This idea can sound more romantic than practical. It’s easier to drag ourselves to the air-conditioning of our home and complain about the this and that of our day. It’s easier to sink into the comfortability of a complaint. I’m speaking to myself too. It’s so hard to fight this lifestyle of complaining, well, about everything. Millennials, we really struggle in this area. I’m not one of those people convinced that our generation is worthless. That is false–we are worth a great deal. There is much stacked against us, we have areas of failure where we need to learn, but there are also many, many areas in which thrive. This…though…this idea of a lifestyle of complaining is an area in which we excel, and it would be better if we didn’t. Think about it. We have so much. We expect so much. Sometimes we believe that it is our right to get so much, and when our open hands remain empty, we shake our fist to the sky in a cry of complaint. As a generation, we have to fight against the idea that it is our right to complain about everything. Perhaps this is one of the tasks we have been given.12bba012-9989-4c69-a55a-61bd4cdd7937

This has been heavy on my mind lately. It’s my struggle too. It is far easier to open my mouth and complain. Tonight I was at work and I ended up staying way beyond my shift time because of something out of my control. I was frustrated and honestly kind-of hungry for the spaghetti in the fridge at home. The clock kept ticking and I was still stuck at work. I got so frustrated that I complained…out loud to a coworker. This was so unfair. This was my time, my money, my this, my everything….my… This coworker doesn’t know Jesus. Suddenly I was struck by what I was saying. I was struck by the thought, “Kassie, is your life no different because you do?”. What are you saying to her? Conviction washed over me.. Maybe that’s why this blog sounds a little more like a confession this week. I  do believe that there is a time to vent. Just because you’re a Christian doesn’t mean you need to act like your life is all cute flip-flops, beach trips, and Bible studies all day. Don’t be fake. I know your life isn’t all like your social media pictures. I’m slowly understanding that there is a difference between authenticity and sharing everything you think and feel without any thought, especially in the area of complaining. I’m still learning.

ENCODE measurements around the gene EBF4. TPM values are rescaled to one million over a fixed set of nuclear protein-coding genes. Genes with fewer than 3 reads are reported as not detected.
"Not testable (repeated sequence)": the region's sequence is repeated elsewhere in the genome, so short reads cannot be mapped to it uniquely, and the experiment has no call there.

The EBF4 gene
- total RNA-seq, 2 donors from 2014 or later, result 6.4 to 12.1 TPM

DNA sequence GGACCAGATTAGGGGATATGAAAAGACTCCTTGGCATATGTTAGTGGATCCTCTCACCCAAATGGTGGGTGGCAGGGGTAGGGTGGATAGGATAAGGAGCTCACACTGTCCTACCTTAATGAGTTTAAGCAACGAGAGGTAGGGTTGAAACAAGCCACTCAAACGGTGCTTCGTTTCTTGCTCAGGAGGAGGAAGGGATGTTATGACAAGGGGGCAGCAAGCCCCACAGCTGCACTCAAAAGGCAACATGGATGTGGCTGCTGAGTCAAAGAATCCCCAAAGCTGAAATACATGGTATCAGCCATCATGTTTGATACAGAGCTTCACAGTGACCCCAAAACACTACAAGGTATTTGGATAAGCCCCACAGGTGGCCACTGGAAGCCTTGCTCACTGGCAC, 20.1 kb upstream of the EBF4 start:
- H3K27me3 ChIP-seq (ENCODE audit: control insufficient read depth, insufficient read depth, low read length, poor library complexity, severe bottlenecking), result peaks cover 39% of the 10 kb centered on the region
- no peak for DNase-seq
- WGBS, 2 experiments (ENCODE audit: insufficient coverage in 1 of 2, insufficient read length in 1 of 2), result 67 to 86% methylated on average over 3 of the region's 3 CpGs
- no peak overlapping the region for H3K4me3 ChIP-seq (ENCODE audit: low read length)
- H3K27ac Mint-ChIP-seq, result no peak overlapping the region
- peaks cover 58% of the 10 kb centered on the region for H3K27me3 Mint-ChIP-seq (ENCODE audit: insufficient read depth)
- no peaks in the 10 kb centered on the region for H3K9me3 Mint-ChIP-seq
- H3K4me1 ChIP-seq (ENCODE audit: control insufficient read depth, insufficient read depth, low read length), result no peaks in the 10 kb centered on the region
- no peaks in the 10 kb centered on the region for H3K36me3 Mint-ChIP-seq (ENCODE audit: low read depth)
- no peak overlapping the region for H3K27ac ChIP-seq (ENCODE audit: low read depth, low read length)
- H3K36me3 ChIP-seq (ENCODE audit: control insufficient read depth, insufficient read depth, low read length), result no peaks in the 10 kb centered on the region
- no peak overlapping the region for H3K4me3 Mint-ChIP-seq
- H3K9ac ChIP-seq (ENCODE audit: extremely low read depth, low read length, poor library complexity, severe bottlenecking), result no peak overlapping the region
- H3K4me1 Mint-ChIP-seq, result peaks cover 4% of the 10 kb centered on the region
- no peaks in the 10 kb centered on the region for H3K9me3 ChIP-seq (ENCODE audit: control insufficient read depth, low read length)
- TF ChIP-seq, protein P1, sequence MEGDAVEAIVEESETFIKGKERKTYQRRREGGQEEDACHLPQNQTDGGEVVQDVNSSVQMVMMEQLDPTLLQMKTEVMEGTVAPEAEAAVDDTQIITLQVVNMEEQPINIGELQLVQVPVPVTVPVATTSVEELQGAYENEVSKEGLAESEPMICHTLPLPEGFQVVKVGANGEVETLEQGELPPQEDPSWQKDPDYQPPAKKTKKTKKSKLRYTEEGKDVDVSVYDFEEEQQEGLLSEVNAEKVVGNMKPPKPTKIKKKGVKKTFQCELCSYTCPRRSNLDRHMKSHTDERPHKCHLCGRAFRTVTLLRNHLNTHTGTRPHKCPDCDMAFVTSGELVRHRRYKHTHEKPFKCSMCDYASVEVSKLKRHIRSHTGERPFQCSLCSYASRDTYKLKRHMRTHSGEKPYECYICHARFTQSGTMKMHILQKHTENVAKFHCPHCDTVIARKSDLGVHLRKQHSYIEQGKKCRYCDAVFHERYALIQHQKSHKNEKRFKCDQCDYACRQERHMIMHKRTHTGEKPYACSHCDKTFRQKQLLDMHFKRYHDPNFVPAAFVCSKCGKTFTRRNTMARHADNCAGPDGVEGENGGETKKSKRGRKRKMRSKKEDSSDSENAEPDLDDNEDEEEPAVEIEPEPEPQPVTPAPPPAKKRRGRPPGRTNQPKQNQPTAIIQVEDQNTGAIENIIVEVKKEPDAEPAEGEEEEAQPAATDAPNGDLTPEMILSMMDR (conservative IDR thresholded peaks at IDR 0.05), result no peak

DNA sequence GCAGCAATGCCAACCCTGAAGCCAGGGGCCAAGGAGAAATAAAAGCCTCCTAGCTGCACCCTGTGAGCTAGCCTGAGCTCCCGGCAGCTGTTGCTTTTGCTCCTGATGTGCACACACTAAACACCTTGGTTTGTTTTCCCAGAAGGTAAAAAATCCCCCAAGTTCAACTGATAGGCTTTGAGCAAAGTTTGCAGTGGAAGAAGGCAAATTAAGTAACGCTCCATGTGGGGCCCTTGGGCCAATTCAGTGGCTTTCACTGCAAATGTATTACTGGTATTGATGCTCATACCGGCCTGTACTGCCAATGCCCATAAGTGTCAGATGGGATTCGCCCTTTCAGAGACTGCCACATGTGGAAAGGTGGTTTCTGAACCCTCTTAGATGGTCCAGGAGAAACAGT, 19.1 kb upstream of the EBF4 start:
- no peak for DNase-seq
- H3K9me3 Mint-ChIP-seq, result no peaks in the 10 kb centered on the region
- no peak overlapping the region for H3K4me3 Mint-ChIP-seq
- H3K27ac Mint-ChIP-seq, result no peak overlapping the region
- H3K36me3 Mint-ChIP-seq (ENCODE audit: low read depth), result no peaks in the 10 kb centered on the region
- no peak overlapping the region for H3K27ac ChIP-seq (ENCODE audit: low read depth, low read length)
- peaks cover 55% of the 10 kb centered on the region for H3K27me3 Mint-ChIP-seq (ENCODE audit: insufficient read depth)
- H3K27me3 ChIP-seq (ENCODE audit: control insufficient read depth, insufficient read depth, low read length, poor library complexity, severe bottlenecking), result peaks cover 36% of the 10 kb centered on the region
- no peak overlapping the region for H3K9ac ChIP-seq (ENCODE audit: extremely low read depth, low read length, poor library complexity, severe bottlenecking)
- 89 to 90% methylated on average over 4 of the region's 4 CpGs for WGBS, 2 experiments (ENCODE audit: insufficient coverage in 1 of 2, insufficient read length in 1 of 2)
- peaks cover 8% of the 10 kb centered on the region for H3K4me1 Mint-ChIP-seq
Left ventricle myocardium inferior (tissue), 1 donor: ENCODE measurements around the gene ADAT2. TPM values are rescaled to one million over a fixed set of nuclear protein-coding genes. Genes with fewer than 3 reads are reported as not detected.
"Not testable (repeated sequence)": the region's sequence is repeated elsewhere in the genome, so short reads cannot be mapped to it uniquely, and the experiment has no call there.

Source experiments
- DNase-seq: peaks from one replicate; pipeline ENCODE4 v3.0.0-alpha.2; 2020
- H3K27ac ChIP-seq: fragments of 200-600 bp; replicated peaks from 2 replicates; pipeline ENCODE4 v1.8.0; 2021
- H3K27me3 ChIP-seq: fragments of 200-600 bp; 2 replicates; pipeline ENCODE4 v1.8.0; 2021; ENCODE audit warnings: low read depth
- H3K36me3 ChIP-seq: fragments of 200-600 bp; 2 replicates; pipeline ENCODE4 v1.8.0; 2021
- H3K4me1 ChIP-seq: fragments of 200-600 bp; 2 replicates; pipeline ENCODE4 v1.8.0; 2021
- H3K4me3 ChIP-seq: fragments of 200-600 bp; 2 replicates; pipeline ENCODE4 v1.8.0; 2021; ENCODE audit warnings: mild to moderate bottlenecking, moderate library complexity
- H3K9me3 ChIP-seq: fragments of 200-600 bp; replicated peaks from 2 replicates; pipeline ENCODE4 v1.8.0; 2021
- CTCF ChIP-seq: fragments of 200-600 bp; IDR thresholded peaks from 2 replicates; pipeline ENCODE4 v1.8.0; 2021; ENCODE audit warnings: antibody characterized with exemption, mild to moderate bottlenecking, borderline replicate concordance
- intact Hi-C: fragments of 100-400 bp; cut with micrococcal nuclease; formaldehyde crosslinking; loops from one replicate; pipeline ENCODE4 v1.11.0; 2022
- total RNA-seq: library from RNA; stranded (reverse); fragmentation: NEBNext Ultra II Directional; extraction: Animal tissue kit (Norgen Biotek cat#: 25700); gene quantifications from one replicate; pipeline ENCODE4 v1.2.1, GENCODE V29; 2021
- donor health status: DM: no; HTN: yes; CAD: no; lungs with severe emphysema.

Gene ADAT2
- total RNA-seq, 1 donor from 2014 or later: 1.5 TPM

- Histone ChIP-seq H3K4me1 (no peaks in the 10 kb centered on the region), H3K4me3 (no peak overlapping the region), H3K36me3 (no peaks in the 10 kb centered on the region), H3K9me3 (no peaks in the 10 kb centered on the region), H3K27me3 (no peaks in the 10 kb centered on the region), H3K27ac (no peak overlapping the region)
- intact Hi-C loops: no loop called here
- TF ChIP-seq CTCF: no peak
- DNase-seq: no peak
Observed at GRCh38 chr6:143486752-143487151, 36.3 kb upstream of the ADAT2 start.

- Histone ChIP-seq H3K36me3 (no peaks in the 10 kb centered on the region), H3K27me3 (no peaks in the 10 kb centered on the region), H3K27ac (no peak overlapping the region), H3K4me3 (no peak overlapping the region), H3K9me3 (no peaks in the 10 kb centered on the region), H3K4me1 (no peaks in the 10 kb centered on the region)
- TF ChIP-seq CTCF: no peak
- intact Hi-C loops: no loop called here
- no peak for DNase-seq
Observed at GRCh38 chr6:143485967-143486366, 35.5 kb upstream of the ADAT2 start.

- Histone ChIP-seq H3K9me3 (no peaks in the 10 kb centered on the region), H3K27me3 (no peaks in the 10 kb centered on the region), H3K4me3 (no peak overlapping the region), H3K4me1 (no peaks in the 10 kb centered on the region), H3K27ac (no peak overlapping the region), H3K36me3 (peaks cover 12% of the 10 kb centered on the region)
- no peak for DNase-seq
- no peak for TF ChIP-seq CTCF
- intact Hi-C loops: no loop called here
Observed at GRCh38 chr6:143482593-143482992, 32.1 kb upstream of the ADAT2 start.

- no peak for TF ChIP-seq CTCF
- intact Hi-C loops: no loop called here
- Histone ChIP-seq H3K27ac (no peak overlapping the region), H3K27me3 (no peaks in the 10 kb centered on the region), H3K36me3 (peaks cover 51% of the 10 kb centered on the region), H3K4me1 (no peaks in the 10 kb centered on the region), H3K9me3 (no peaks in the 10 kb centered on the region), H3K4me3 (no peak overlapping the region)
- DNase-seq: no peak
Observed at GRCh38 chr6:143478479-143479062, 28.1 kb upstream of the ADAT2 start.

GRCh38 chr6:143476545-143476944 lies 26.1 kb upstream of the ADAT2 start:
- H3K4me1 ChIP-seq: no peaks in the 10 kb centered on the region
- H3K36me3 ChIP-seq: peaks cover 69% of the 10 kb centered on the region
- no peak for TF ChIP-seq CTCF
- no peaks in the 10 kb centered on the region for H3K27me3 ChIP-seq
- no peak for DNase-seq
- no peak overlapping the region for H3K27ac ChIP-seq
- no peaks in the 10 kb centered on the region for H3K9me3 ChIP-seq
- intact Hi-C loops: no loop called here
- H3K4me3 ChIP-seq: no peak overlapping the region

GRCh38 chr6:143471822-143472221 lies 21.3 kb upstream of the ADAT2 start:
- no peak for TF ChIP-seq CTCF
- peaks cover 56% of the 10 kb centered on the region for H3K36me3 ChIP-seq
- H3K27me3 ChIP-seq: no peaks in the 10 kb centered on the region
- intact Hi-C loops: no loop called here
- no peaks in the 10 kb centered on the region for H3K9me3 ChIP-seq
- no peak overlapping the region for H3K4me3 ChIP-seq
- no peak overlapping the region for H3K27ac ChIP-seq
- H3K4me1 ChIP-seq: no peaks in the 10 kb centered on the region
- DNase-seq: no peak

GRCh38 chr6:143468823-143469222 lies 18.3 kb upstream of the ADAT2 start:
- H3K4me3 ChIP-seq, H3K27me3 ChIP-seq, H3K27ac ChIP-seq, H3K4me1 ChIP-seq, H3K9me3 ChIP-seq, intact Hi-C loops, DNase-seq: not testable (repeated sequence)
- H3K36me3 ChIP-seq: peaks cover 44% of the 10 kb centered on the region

And yet, amidst all of this there is the wonder of being able to use my fingers on this computer to type to you. There is the wonder of waking up each day to the wind chimes outside my window and the field of beans growing across the street from my house. There is the wonder of being alive. It is written in 1st Thessalonians 5:18, “give thanks in all circumstances; for this is God’s will for you in Christ Jesus”.  And yet how do we do this in life’s mundanity, or in the despair of a crisis, or in the weight of grief? I’ve been in all three of those places, and friends, how do we be grateful in all things when life tears us apart or when we’re just plain bored with what is being required of us? I’ve been thinking through some ideas. Let me pray about them. Next week I hope to share them with you.

P.S. I’m rooting for you, me–our generation. We will not live a lifestyle of complaint.